If I have the prompt already as: C:|WINDOWS> , can you type out exactly how everything should be typed?
THANKS!!!
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January 29, 2014 8:29:59 PM

cd C:\
cd(space here)C:\

don't forget the slash
so you would have
C:\windows>cd C:\


I have a question you say you have 3 options. under system setup or utility partition is there anything that says system recovery or system repair or something like that, that might be the key to fixing your system. (if you see like factory rest or restore options is not what you want as it will wipe your data. if you get anything that pops up a warning about erasing or formatting drives select ***do not continue***** manufactures are good about making this warnings just make sure you read them.)
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January 29, 2014 8:30:52 PM

The command would be:

CD C:

There is no backslash after a CD (change directory) command.

I believe the command he's trying to explain would be:

COPY c:\windows\service pack files\i386\ntldr c:\ntldr

Make sure the spaces are all in place.
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January 29, 2014 8:31:51 PM

Actually, that probably won't work, you may need to use:

COPY c:\windows\servic~1\i386\ntldr c:\ntldr
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January 29, 2014 9:44:58 PM

maxwellmelon said:
cd C:\
cd(space here)C:\

don't forget the slash
so you would have
C:\windows>cd C:\


I have a question you say you have 3 options. under system setup or utility partition is there anything that says system recovery or system repair or something like that, that might be the key to fixing your system. (if you see like factory rest or restore options is not what you want as it will wipe your data. if you get anything that pops up a warning about erasing or formatting drives select ***do not continue***** manufactures are good about making this warnings just make sure you read them.)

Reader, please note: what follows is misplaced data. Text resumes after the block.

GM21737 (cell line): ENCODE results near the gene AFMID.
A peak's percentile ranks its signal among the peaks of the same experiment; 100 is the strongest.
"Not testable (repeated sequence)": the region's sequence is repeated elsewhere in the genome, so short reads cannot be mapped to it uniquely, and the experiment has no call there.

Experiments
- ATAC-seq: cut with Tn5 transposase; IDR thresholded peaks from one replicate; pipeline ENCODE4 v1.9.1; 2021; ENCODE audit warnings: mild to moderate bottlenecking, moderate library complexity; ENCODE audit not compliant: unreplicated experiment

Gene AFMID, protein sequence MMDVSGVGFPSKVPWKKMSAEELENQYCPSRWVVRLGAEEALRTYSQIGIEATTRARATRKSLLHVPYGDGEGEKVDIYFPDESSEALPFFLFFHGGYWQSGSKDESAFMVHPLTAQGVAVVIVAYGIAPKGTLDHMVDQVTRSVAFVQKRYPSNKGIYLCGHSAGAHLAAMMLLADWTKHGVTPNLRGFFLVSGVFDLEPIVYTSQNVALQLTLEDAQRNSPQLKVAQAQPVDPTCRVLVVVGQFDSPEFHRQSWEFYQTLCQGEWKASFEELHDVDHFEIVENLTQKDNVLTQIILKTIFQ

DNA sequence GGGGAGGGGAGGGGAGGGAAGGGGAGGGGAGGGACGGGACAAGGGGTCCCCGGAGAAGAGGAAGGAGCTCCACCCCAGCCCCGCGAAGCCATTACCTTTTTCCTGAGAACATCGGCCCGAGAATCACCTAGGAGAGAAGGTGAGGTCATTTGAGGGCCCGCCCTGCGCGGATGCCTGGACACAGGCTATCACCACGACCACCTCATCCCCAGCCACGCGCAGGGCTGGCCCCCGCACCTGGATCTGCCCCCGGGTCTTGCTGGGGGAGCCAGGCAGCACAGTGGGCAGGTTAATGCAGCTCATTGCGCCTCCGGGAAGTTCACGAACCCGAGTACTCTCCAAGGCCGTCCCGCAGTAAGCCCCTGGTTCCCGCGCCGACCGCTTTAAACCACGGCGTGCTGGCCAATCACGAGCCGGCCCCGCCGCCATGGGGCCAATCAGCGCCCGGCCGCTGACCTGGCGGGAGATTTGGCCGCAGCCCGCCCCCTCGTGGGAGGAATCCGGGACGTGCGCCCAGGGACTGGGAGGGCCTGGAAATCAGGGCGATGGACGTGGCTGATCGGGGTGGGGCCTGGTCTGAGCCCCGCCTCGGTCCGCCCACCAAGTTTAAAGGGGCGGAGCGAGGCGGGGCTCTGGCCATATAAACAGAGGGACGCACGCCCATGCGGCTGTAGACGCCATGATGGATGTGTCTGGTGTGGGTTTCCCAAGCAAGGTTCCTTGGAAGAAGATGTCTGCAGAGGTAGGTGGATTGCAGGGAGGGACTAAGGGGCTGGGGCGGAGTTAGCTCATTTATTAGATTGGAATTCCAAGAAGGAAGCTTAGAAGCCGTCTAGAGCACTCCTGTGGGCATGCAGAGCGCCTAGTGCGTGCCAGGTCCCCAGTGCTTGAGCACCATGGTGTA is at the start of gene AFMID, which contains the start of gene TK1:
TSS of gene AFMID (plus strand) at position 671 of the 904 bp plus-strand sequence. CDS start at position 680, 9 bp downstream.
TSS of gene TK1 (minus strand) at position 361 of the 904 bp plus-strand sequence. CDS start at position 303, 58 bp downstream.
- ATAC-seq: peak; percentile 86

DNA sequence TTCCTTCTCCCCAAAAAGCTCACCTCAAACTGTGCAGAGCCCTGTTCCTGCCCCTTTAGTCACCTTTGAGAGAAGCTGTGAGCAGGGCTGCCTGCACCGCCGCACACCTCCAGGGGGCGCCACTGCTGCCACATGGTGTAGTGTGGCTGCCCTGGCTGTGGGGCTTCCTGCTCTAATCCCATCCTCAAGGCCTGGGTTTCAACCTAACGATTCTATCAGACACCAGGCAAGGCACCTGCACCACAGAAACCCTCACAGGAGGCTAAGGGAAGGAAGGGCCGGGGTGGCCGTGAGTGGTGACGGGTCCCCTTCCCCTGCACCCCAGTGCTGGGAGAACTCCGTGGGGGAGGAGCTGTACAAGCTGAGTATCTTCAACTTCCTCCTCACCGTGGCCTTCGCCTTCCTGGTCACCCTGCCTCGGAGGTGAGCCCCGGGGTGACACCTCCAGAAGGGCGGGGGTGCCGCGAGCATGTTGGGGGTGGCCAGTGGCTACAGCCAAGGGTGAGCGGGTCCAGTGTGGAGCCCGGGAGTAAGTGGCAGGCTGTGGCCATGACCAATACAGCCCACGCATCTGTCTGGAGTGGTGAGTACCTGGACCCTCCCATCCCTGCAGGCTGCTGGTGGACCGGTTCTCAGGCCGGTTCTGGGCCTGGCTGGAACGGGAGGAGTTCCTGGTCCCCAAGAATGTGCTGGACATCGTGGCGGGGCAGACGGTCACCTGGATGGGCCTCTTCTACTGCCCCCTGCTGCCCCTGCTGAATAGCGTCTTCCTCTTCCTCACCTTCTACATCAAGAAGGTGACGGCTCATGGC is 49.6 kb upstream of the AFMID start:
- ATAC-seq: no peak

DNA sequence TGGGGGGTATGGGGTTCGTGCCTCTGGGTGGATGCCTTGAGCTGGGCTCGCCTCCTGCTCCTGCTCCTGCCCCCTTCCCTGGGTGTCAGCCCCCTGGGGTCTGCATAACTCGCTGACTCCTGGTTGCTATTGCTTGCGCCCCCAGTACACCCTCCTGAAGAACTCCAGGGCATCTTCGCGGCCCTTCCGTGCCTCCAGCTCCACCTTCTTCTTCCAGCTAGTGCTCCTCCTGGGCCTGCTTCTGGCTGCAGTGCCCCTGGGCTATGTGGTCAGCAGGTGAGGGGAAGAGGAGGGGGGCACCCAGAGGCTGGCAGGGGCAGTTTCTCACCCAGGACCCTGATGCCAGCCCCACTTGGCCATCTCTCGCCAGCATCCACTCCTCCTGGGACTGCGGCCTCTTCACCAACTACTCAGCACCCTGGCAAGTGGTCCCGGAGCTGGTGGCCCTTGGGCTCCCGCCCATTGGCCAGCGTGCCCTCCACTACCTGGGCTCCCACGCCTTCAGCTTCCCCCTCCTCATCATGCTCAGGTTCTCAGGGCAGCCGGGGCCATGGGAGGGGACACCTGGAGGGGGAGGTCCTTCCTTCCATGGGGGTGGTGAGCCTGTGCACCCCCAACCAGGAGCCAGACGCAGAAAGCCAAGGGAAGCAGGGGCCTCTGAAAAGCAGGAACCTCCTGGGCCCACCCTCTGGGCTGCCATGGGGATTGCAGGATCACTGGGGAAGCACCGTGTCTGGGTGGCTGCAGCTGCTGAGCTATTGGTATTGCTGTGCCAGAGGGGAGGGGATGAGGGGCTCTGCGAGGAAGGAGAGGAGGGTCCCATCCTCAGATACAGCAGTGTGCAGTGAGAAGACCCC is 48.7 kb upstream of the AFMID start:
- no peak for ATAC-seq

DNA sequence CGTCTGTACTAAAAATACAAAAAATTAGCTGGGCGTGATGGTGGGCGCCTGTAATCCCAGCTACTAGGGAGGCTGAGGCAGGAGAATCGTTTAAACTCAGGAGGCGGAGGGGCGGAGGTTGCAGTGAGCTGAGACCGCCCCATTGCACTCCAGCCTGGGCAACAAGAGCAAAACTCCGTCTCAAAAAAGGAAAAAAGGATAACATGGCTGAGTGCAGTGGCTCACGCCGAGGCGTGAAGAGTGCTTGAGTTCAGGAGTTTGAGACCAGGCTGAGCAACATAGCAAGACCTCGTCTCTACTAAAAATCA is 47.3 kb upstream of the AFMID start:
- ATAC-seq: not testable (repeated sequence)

Thanks! I
know not to go back to factory reset or anything that will wipe out my computer
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January 29, 2014 9:55:10 PM

OK. FINALLY, I am in the C:\> prompt. I was in C:\WINDOWS> and couldn't figure it out.

Now, to be honest, I am confused (once again) as to exactly what commands I do now. I really appreciate everyone's help, but there are so many answers that I'm not sure what's next.

I tried sfc /scannow at the C:\> prompt and it says: not recognized. I then tried "sfc /SCANNOW /OFFBOOTDIR=c:\ /OFFWINDIR=c:\windows" and it didn't work.

I've noticed that the drives have changed. My "D" drive (CD drive with the XP disc) is now at G:\>

I also tried: COPY c:\windows\service pack files\i386\ntldr c:\ntldr and "COPY c:\windows\servic~1\i386\ntldr c:\ntldr" For the last one, it says: Cannot find the file specified.

Now that I'm at the C:\> prompt, what can I try now?
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January 29, 2014 11:54:22 PM

OK so we're back to this time yesterday morning when I said "use the same command to navigate to c:\windows\service pack files\i386 then use the syntax
copy ntldr c:\ntldr and press Enter.

To get to the relevant folder, use he command:-
cd c:\windows
then press Enter, then
cd c:\windows\service pack files
and press enter again. When you're at he prompt c:\windows\service pack files you need the
copy ntldr c:\ntldr
and press Enter. If that shows the error "File not found" you need a frind with a working XP system to lend you a few files.

Your XP system was up to date, wasn't it? You did actually have Service Pack 3 installed for the last six years and more?
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January 30, 2014 12:42:38 AM

Saga Lout said:
OK so we're back to this time yesterday morning when I said "use the same command to navigate to c:\windows\service pack files\i386 then use the syntax
copy ntldr c:\ntldr and press Enter.

To get to the relevant folder, use he command:-
cd c:\windows
then press Enter, then
cd c:\windows\service pack files
and press enter again. When you're at he prompt c:\windows\service pack files you need the
copy ntldr c:\ntldr